The decision

Upper Tribunal
(Immigration and Asylum Chamber) Appeal Number: HU/20817/2018


Heard at Field House
Decision & Reasons Promulgated
On 23rd August 2019
On 6th September 2019




Ian Joseph McFarlane




For the Appellant: Mr S Unigwe (instructed by Huka & Co Solicitors)
For the Respondent: Mr S Walker (Senior Home Office Presenting Officer)


1. This is an appeal to the Upper Tribunal by the Appellant in relation to a judgment of First-tier Tribunal Judge NMK Lawrence promulgated on 16th May 2019 following a hearing at Hatton Cross on 30th April 2019.
2. The Appellant is a Jamaican national, born in 1980, who entered the UK initially in February 2000 as a visitor and then was successful in obtaining leave as a student on two occasions until February 2004. Thereafter, he made numerous unsuccessful applications culminating in the one leading to the appeal before Judge Lawrence. That decision was to refuse an application to remain on the basis that he was the carer or a British national. The application was refused in November 2016 initially but then, following further submissions, there was a further Decision made on 28th September 2018, again refusing the application and that formed the basis of the appeal.
3. The appeal before the First-tier Tribunal proceeded on two bases, firstly that he was the sole carer of his British national Sponsor who has a number of health issues. The judge dealt with that, noting the support plan that was in place and that there was additional assistance supplied by Social Services. He dismissed that part of the claim on the basis, as he says at paragraph 14, that in addition to the Appellant, the Sponsor's daughters could provide care but additionally the position is that the UK Social Services have a legal obligation to provide the Sponsor with care and the judge had not been provided with any evidence that it had fallen short. Accordingly, he found the balance to be favour of immigration control and that the Sponsor's right to respect for her moral and physical integrity would not be violated should the Appellant return to Jamaica.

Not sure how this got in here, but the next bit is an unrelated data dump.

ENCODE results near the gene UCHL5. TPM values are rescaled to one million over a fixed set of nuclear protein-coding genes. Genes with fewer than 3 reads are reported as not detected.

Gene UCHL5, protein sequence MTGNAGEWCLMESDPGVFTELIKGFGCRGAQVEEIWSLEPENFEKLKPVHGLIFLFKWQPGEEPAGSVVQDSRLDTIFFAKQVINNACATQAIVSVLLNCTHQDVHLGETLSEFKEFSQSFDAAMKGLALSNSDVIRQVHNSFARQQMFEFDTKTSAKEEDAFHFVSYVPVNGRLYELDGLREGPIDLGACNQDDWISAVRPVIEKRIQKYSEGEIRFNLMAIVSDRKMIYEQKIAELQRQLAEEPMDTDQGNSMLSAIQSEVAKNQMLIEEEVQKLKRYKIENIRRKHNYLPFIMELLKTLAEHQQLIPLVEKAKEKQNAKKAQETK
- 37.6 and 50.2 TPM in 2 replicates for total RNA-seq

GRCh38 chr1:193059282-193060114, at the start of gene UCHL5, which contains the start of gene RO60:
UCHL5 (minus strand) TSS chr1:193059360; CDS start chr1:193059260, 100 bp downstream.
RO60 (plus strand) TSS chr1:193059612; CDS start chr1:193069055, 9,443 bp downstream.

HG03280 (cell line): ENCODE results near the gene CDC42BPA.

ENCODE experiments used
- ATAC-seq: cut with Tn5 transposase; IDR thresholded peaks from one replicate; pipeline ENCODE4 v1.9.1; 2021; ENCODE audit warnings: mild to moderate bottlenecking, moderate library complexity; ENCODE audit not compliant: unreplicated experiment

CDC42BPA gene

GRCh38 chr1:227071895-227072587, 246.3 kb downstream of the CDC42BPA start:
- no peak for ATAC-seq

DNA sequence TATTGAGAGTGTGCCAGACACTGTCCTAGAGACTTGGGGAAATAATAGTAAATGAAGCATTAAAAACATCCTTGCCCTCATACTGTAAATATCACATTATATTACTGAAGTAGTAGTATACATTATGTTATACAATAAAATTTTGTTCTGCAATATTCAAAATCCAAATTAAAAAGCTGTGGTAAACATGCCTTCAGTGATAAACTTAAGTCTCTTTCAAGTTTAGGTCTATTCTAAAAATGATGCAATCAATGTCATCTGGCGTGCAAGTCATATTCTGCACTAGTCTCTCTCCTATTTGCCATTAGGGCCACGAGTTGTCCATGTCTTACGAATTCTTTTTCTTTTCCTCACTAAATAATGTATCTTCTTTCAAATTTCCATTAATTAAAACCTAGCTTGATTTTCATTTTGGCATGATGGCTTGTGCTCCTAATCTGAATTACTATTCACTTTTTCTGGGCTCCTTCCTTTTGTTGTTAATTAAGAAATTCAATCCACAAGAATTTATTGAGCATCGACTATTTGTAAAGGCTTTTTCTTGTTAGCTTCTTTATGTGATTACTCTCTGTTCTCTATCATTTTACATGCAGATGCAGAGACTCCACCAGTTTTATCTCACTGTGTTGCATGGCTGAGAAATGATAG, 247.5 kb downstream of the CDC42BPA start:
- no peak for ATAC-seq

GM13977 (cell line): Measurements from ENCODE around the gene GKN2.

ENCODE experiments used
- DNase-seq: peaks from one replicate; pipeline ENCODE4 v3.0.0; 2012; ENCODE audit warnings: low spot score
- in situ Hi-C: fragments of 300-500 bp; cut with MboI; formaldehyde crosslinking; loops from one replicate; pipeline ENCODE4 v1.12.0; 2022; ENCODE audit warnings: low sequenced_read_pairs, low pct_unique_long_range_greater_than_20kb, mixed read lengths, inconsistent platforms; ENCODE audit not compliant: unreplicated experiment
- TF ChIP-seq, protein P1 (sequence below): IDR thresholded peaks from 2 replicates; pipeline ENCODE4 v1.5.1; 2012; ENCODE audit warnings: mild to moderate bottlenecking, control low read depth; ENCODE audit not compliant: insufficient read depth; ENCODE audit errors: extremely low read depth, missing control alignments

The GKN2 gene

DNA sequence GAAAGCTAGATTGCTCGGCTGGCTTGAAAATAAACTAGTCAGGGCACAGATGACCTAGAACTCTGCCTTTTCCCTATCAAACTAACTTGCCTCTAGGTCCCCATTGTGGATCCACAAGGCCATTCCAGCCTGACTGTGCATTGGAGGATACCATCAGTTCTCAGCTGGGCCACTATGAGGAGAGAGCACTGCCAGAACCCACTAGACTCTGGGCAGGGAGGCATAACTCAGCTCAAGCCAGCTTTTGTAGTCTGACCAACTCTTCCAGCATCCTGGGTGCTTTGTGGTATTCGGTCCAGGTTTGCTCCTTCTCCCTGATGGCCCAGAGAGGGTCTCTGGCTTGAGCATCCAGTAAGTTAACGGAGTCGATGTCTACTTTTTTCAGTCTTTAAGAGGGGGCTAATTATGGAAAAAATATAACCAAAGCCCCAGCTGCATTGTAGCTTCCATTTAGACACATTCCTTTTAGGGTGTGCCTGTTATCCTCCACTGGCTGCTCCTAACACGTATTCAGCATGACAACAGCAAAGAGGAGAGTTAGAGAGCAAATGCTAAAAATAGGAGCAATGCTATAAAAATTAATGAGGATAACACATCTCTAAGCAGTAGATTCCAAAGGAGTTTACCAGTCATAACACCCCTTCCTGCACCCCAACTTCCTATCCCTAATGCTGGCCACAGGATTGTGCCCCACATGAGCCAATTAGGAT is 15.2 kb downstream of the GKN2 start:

4. The grounds challenging that Decision assert that the judge erred in failing to take proper account of the evidence regarding the amount of care provided by the Appellant and not by Social Services and the grave affect it would have on the Sponsor if he were removed to Jamaica.
5. However, the Upper Tribunal in the case of Ayinde and Thinjom (Carers - Regulation 15A - Zambrano) [2015] UKUT 00560 IAC dealt this point. I provided a copy to Mr Unigwe. The headnote of that case states at paragraph (ii) that: